Five people have pleaded not guilty to charges relating to a horrific sightseeing tour bus accident which saw two passengers die after the bus’s top deck struck a tree branch.
Bus driver Charles D’Amato and company directors Kim Degabriele, Noel Degabriele, Philip Degabriele and Lee Anne Borg all pleaded not guilty to involuntarily causing the deaths of Belgian national Kaenraad Richard De Vrieze, 62 and Elisaveta Danielova Avdala, 37, from Spain.
They were also charged with causing injuries to 21 other passengers.
27 year-old D’Amato had been behind the wheel of the bus when it struck a low-lying tree branch in Valletta Road in Zurrieq in April 2018.
As the case was called this morning, Magistrate Joe Mifsud upbraided the prosecution, after the defence pointed out that four of the six charges were time-barred by the lapse of two years.
Prosecuting Superintendent Josric Mifsud, together with Inspector Giannetta Grixti confirmed to the court that the incident had occurred on 9 April 2018 and the charges had been presented in court on 16 February 2021.
The prosecution said they had issued the charges as soon as they had received the case file from the court, differently presided. It arrived at the police on 10 January signed by magistrate Monica Vella, said the superintendent. The charges were issued after the police had done its research, he said.
The court referred to a circular issued to the police by AC Mario Spiteri where he reminded that previous circulars in 1986 and 1997 gave guidelines to police prosecutors about “prosecution in the absence of the proces verbal.”
Superintendent Mifsud said the police’s motivation was to have a “learned decision” on how to proceed. “This was not a clear cut case and we wanted direction.”
“If you were aware that the charges were time barred, why did you issue them anyway?” demanded the court. The superintendent quoted a section of the Criminal Code on prescription, but lawyer Franco Debono, argued that this article did not apply to the case.
Testifying about the investigation, from the witness stand, Superintendent Johann Cremona said he had gone to the scene and “hadn’t seen anything like it before.”
The bus was parked on the Valletta-bound lane. Heavy damage to the bus’ front left quarter. “The left hand side of it was covered in blood, which was dripping on to the road.”
“On the top part of bus I saw two bodies, a man and a woman…I could see that she had suffered a large impact to her face and her right eye socket was protruding. Nearby there was the body of the Belgian man, whose left arm was missing, as he had been resting it on the top railing while the bus was in motion.”
Investigations showed that a large tree branch was abraded and there were traces of the bus’ red paint on it. “Debris, glass, branches and the man’s arm were found in the road. A few metres away a mobile phone was found, thought to belong to driver.” No brake marks were seen on the road, he said.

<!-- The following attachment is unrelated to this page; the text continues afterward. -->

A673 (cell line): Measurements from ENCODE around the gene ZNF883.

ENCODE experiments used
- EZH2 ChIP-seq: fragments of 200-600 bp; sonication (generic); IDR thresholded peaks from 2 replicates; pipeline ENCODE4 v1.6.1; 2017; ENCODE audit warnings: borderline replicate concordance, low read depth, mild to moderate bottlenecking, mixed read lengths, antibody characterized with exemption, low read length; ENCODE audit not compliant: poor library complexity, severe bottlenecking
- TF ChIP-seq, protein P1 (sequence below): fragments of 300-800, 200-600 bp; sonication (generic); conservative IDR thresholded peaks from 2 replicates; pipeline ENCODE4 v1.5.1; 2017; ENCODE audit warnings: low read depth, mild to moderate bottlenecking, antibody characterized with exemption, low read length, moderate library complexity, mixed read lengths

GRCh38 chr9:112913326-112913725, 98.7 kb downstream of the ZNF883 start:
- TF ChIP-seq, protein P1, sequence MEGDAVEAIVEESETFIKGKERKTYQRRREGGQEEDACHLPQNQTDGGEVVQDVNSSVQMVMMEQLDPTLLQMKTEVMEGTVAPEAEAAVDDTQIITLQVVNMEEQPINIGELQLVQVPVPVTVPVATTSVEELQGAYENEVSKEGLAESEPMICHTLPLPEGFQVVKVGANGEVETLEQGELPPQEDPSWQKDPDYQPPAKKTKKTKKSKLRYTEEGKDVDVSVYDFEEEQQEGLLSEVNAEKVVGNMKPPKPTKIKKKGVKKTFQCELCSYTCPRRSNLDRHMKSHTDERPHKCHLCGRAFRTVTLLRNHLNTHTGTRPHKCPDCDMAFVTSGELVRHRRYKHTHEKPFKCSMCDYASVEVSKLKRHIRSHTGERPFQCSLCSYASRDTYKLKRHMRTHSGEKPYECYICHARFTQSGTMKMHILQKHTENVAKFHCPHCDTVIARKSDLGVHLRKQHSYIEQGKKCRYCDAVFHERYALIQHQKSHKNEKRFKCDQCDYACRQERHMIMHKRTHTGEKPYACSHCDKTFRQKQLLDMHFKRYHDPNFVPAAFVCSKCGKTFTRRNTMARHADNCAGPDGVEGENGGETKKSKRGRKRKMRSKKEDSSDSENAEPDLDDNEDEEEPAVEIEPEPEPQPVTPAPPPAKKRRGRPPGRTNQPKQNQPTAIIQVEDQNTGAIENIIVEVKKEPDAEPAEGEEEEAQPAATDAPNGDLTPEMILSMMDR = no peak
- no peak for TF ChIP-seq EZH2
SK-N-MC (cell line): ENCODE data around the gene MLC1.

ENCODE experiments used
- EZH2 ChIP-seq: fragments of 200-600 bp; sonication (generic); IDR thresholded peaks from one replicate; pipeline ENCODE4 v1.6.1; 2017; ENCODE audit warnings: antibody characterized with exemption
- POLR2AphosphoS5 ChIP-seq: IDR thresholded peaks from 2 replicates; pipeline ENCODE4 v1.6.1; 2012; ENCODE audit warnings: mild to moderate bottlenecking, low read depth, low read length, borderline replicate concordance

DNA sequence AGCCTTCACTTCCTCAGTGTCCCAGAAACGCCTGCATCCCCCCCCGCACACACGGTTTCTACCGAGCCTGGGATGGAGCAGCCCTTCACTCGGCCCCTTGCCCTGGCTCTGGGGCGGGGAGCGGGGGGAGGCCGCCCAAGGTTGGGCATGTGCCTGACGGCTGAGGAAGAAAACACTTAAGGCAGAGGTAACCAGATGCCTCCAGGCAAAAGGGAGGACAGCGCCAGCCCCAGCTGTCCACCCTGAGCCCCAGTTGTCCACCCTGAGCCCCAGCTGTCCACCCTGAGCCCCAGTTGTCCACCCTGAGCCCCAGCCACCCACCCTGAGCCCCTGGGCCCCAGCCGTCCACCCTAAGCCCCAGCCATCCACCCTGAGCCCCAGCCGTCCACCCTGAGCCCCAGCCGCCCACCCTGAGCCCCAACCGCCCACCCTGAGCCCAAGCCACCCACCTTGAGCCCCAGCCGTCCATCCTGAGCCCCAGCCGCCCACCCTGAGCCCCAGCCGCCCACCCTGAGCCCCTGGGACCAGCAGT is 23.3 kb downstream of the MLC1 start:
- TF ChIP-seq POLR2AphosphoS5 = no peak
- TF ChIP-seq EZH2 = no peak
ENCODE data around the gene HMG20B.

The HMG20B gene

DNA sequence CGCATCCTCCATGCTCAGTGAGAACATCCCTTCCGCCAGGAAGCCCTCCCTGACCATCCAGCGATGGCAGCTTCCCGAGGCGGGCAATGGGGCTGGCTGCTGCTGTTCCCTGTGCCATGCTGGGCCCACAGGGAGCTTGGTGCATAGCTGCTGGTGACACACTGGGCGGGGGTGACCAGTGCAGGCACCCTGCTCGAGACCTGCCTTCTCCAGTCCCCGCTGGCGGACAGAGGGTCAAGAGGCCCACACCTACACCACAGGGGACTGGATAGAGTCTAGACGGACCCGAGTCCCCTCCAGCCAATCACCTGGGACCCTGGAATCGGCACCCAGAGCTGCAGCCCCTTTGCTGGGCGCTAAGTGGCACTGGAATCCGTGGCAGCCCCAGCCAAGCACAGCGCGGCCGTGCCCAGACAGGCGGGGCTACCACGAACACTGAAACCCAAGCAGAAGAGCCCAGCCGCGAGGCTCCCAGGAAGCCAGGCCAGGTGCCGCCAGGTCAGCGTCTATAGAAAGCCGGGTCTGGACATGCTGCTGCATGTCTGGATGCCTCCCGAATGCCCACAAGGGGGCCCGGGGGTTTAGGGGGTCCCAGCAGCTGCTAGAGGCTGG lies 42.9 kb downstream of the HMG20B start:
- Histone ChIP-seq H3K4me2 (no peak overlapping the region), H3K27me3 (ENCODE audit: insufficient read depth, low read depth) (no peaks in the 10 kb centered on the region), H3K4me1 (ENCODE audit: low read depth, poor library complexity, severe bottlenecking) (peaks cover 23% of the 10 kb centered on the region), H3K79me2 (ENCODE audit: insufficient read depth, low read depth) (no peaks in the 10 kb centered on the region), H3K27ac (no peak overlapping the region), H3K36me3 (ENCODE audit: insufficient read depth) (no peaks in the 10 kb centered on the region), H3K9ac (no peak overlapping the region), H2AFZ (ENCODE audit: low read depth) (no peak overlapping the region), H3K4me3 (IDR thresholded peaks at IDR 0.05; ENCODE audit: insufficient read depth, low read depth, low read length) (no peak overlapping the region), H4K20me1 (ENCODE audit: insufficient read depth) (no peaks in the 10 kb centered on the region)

Of the 54 passengers, 19 were treated at a polyclinic, 33 at hospital – some in a grievous condition and 2 were dead, he said.
The majority of the passengers had testified to the magisterial inquiry into the incident. None had said the driver was acting recklessly. Two had said they thought he was going too fast because of the wind in their hair. There were no sudden manoeuvres to avoid oncoming obstructions, Cremona said.
An expert had told the inquiry that the tree had been there a long time and, despite strong winds having gripped Malta in the days before the incident, it didn’t appear to have been affected by this.
The tree branch involved in the collision had later been removed as a precaution, he said.
The driver had been engaged on a part-time basis and had all the necessary licences and Transport Malta tags.
Under interrogation, D’Amato said he had called another driver who told him to change route, but this was contradicted by the other driver and D’Amato had refused to disclose his phone PIN to the police.
The magistrate asked about the time-barring issue. It was a serious case and it was thought to be wise to wait for the process-verbal from the magistrate, he said.
Lawyer Franco Debono cross-examined, asking about the branch which was removed. “The expert said that the wind had not affected it. It was weak and had to be removed,” replied the witness.
Debono read from the expert’s report: “it had to be removed to avoid other incidents.”
Fenech clarified that “the branch was protruding but you had to be driving next to the pavement to hit it.”
The case continues on 12 March.
Inspector Giannetta Grixti and Supt Josric Mifsud are prosecuting.
Lawyers Shazoo Ghaznavi, Alessia Zammit Mackeon and Franco Debono are defence counsel.